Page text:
Topic: Drill and Training
Realistic Combat Training; and How to Conduct It
By Robert B. Rigg, Lieutenant Colonel, U.S. Army; Military Service Publishing Company, 1955.
Remember this when you put your unit into a realistic training exercise: tell your men what is coming dangerwise. Don't give away your gimmicks and surprises. Suspense is part of the job—but warn them that—
- There is danger from explosives.
- The chips are down for a real workout.
Realistic training … requires several things before you can conduct it—
- First, an imaginative CO who approves;
- Second, topflight safety and control officers;
- Third, extra labor.
Rules of Realism for Small-Unit Training Exercises
1. Provide grim, rugged scenery and surroundings.
2. Inject the maximum amount of explosives, smoke, fire, and noise into the exercise.
3. Project problems into full reality of situation and objective.
4. Frame all exercises in logical sequences.
5. Utilize all possible devices of pressure and suspense.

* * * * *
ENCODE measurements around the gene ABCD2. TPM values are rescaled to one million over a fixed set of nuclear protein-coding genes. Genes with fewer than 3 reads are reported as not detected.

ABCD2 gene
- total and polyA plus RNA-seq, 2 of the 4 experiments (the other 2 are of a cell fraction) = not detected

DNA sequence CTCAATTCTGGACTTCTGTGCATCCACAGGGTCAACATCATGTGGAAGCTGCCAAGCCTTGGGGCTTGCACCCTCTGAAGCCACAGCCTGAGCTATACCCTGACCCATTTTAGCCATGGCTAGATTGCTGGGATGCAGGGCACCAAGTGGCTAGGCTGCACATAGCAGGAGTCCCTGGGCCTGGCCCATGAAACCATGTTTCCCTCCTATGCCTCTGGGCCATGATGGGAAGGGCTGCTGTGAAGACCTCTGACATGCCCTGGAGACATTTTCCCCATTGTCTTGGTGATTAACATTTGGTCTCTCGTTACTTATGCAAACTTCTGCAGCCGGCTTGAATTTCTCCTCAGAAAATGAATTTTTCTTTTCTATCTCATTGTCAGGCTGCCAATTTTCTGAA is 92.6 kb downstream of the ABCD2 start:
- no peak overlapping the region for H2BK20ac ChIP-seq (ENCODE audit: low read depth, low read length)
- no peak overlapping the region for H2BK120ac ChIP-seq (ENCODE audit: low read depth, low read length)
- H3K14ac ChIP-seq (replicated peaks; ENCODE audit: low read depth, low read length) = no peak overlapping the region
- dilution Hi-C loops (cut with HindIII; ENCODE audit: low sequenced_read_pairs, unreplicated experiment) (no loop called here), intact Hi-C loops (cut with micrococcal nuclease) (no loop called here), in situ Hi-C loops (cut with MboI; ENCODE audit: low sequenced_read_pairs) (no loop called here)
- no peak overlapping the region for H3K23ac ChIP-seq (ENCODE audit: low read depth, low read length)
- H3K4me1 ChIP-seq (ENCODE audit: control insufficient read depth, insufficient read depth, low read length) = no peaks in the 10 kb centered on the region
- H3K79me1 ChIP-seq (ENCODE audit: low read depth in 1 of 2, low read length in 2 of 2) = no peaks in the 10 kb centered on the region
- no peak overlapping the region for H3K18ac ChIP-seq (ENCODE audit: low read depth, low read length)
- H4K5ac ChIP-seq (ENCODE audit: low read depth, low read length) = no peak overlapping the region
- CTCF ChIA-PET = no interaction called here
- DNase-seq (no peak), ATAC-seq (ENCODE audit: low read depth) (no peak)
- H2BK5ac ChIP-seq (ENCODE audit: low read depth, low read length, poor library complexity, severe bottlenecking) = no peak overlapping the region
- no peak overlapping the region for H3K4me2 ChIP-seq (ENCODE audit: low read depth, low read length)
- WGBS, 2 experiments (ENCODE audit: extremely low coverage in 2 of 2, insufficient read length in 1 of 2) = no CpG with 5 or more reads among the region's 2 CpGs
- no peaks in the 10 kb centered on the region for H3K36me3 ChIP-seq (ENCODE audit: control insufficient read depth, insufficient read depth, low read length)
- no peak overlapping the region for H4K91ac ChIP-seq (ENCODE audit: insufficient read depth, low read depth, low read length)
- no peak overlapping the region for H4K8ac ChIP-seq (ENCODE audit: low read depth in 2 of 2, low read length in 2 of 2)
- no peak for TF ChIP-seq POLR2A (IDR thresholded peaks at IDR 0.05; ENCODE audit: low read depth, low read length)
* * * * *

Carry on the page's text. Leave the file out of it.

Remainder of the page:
6. Insure the Aggressors are "lean and mean."
7. Delay, disrupt, divert, and surprise all units.
8. Stress competition between opposing sides.
9. Declare sudden and lasting casualties in men and vehicles on both sides.
10. Make medics and aid men take active part in all actions of combat nature.
11. Allow no attacks against well-prepared positions until the attacker has good information.
12. Insist on a high standard for all gunnery.
13. Train consistently and proportionately at night.
14. Integrate CBR and intelligence into all problems.
15. Pose constant and positive Aggressor threat.